Quantcast
Home » News
Home » News

Liljenquist says Hatch is dodging debates

Published May 1, 2012 5:17 pm

Politics • Senator's office says his duties have to come first.
This is an archived article that was published on sltrib.com in 2012, and information in the article may be outdated. It is provided only for personal research purposes and may not be reprinted.

Dan Liljenquist is accusing Sen. Orrin Hatch of dodging debates, saying the six-term incumbent has refused to commit to a single debate leading up to the June 26 Republican Senate primary.

"I will debate him any time, anywhere," said Liljenquist, who has called for a series of eight debates at colleges and universities around the state. The cable news network C-SPAN has offered to broadcast a matchup between the two.

"I think it's clear he doesn't want to debate," Liljenquist said.

Hatch's campaign manager, Dave Hansen, fired back at Liljenquist, noting that they already had two debates before the state Republican convention.

"Second, unlike our opponent, Senator Hatch did not quit his elected position to run for office," Hansen said. "He is still a U.S. senator and we have to take a look at the Senate schedule because that is his first responsibility."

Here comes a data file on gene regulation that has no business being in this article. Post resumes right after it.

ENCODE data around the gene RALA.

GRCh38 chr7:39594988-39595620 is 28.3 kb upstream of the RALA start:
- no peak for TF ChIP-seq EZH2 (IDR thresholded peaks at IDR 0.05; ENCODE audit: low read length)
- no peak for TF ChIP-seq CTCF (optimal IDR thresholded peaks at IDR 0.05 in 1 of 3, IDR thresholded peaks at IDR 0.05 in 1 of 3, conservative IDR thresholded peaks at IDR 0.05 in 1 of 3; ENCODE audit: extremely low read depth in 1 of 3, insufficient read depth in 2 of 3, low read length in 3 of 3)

Liljenquist pointed out that Hatch took a month off before the convention to campaign among delegates, missing numerous Senate votes.

Liljenquist said that the he thinks Hatch fared poorly in the two earlier debates involving the candidates and called them a "turning point" that allowed Liljenquist to force Hatch into a primary.

"We know Senator Hatch isn't used to debating opponents," Liljenquist said. "We can understand why the senator is reluctant to debate. Still, the people of Utah deserve to see the candidates for public office debate. It's been a proud tradition."

Matthew Burbank, a political science professor at the University of Utah, said debates provide a venue for voters to see the candidates side-by-side, but there is little upside for someone in office to participate.

"This is kind of par for the course. When you have an incumbent being faced by a lesser-known challenger, the incumbent has really little incentive to want to participate in debates, because things can go wrong there and it can hurt your campaign," Burbank said. "For a challenger, there's very little downside to a debate. All things being equal you're probably going to lose, so what you're trying to do is change the dynamic."

A conservative activist and author, Connor Boyack, created a Web site (http://isorrinhatchmanenoughtodebatedanliljenquist.com) that simply asks: "Is Orrin Hatch Man Enough To Debate Dan Liljenquist?" with the answer a simple "No." But it encourages people to check back to see if Hatch has "manned up yet."

Hansen said there are still 56 days to the primary election and time to set up debates, although he would not commit to a number of debates.

"If we agree to eight he'd up it to 16," Hansen said.

Robert Gehrke

Twitter: @RobertGehrke